[FPSPACE] The Last Shuttle mission?[Scanned by MAIL]
Matula, Thomas L.
MATULAT at uhv.edu
Tue Jun 20 20:25:11 EDT 2006
Its been accepted since Columbia that if another orbiter is lost the program will be shut down.
However key was Dr. Griffins statement that he would not want to continue the program if there is another major incidence. A major incident is not the lost of vehicle, but something that could lead to its lost like the foam falling on the Discoverys last launch. And the political reality is that neither NASA or this administration are to risk another losing another Shuttle to a foam strike they are already taking heat because two of the board members dont feel it should fly. So if it looks like the foam problem is not solved expect the program to be shut down regardless of its impact on the ISS.
However we will know for sure in a few weeks.
From: fpspace-bounces at friends-partners.org on behalf of agzak at optonline.net
Sent: Tue 6/20/2006 3:30 PM
To: fpspace at friends-partners.org
Subject: Re: [FPSPACE] The Last Shuttle mission?[Scanned by MAIL]
I suspect strongly, it is not. The actual context of this pressconference was that the program would continue
unless the crew or the vehicle is lost.
----- Original Message -----
From: "Matula, Thomas L." <MATULAT at uhv.edu>
Date: Tuesday, June 20, 2006 3:53 pm
Subject: [FPSPACE] The Last Shuttle mission?
> Hi All,
> I suspect strongly this may be the last flight of the Space Shuttle.
> Note these recent statements by Dr. Griffin on the future of the
> shuttle past the current flight from the NASA Watch
> (http://wwww.nasawatch.com website
> [[["Griffin was rather clear about what would happen if there was a
> larger problem. "If we have another major incident with the launch
> of the shuttle I would not want to continue with the program."
> Griffin added later "If we lost another vehicle I will tell you
> right now that I would be moving to shut the program down. I am
> sorry if that sounds too blunt for some but that's where I am."]]]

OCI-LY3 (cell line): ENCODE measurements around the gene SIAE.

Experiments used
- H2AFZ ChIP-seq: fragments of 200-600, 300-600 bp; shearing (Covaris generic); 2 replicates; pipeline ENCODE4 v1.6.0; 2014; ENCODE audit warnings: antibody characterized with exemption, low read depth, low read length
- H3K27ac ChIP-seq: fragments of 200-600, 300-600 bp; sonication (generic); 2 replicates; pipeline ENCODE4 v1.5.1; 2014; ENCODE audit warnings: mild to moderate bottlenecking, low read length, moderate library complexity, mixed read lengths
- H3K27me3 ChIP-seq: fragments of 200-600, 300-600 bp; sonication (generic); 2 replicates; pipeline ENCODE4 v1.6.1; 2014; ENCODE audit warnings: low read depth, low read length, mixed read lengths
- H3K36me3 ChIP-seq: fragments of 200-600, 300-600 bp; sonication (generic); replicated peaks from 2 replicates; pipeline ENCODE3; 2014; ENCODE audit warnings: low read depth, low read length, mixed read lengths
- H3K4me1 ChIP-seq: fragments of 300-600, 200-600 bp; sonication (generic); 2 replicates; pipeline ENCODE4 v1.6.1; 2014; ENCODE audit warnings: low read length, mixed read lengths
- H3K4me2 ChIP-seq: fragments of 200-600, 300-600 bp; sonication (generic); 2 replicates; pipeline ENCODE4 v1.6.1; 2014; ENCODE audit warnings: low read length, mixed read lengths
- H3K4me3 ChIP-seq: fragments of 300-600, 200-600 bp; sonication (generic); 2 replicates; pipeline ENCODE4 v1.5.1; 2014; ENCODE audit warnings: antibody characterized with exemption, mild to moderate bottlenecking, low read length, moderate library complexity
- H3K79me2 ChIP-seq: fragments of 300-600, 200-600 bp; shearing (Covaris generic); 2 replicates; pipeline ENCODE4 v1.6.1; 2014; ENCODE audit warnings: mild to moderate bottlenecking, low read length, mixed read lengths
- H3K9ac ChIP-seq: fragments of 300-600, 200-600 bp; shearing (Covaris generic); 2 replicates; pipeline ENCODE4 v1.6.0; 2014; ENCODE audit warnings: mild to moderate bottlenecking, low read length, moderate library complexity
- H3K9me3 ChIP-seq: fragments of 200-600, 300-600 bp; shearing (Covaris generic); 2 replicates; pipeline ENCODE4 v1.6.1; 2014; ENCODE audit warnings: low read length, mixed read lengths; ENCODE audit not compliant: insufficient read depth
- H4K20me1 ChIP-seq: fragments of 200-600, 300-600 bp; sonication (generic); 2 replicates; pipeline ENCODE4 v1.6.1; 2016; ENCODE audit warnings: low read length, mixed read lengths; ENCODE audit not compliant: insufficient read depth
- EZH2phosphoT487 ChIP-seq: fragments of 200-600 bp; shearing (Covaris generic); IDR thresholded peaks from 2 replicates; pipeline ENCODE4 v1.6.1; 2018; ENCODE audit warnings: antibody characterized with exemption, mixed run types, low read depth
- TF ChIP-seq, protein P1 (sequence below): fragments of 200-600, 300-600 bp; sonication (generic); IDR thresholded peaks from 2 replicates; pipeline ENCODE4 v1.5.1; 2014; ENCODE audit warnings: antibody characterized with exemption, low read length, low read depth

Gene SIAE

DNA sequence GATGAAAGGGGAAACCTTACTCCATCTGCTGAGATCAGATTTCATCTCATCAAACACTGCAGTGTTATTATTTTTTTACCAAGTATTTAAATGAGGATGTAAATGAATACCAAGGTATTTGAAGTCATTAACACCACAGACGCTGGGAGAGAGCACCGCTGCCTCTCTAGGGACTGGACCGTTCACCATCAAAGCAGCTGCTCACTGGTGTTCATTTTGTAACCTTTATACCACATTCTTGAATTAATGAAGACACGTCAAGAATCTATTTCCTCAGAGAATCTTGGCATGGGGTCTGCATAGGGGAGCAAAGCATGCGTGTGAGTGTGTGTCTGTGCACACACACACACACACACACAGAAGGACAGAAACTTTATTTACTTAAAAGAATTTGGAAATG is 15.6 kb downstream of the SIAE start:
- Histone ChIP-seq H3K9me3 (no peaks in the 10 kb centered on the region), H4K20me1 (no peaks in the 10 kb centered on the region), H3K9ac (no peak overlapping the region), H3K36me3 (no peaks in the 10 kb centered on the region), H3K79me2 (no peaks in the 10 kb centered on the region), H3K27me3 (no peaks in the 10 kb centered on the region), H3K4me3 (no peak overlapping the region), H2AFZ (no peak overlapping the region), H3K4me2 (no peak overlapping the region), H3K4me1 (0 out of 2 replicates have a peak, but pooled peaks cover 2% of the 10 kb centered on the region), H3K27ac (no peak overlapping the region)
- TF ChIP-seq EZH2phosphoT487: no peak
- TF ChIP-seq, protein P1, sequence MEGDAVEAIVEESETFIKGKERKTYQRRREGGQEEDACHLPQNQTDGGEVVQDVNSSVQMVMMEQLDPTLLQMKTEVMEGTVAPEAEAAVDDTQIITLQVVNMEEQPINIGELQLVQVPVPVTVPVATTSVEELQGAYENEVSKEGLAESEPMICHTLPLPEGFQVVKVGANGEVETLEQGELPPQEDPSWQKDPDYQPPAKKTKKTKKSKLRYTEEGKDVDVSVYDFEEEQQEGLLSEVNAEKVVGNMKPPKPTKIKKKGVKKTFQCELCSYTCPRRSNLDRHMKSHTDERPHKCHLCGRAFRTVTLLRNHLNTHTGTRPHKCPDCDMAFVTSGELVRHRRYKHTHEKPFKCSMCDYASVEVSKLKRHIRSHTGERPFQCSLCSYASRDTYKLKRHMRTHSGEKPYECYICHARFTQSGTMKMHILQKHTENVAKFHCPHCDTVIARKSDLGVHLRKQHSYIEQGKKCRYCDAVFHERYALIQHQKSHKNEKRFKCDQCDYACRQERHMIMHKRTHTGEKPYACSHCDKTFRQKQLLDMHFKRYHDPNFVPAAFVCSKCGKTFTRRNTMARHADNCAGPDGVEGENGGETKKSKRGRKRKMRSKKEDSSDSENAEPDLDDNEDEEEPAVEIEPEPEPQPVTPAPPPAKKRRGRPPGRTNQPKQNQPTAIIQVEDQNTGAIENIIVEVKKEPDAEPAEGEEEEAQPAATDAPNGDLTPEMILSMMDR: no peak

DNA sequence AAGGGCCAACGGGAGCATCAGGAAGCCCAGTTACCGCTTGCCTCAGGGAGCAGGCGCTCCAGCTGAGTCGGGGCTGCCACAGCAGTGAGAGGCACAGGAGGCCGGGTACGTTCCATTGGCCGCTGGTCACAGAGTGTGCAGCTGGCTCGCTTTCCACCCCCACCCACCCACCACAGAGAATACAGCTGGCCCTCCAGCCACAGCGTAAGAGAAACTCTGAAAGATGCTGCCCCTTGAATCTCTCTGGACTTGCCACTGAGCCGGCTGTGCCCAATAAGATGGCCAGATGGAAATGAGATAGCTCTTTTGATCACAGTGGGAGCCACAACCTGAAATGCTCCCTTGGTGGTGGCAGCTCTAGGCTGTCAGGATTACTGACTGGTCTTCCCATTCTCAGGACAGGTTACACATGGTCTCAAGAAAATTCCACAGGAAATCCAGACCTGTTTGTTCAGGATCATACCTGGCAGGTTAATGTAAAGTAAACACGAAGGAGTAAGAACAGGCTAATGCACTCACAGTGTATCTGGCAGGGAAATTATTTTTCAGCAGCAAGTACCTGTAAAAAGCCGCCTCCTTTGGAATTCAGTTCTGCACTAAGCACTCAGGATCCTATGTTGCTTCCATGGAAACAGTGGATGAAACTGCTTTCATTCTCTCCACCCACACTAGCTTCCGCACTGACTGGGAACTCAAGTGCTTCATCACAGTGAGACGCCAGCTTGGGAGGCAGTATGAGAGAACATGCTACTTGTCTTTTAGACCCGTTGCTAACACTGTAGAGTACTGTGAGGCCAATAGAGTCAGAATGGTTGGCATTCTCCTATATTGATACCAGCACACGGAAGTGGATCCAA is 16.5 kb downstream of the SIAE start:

> Given that foam strikes have always been a problem and are an
> inherent risk in the current design which is not correctable with
> current technology I feel that this may well be the shuttle's last
> flight. The reality is that foam will come off, and it will be
> filmed. Likely however no sever damage will be done. Dr. Girffin
> notes that the risk is about 1 in 100.
> Foam flaw needs fix now, 2 say
> NASA dissenters explain concerns about launch
> BY TODD HALVORSON
> FLORIDA TODAY
> I expect that after the images come back from the launch showing
> falling foam the decision will be made to retire the Shuttle early.
> Politically the loss of foam on two flights even after NASA major
> effort in the last 3 years to prevent it will be used to show that
> the problem is not solvable and make retiring the shuttle now
> instead of 2010 politically feasible. The ISS construction will be
> frozen at it current point and NASA will switch 100% to developing
> the CEV and VSE.
> This makes a great deal of sense politically and economically. The
> money saved (15-20 billion USD) from not operating the shuttle
> anymore could be used to accelerate the CEV development, while a
> smaller ISS will be much easier to support with CEV and COTS, and
> even to deorbit when its mission is finished.
> So it makes a great deal of sense to stop the shuttle program now
> and freeze ISS at its current levels. All that is needed is a
> justification that is politically acceptable and defensible to the
> American public and the ISS partners, And that is what the next
> flight will provide, demonstrating that its impossible to fix the
> foam problem and its too risky to fly the Shuttle with it.
> This is good as it will allow NASA to disengage from the shuttle
> and ISS under the current administration and make enough progress
> on the CEV before the next one to ensure its completion since it
> will be the only option left for human spaceflight at NASA.
> This gives me hope that VSE will succeed since the greatest risk to
> it is the potential for the shuttle and ISS to continue to drain
> NASA's limited resources. This will even be good for the space
> science community as the shuttle/ISS funds freed up will be
> available to continue funding in this area as well.
> So I for one hope that Dr. Griffin will have the courage to make
> this tough decision and say enough is enough on shuttle/ISS. Its
> time to move on with the future.
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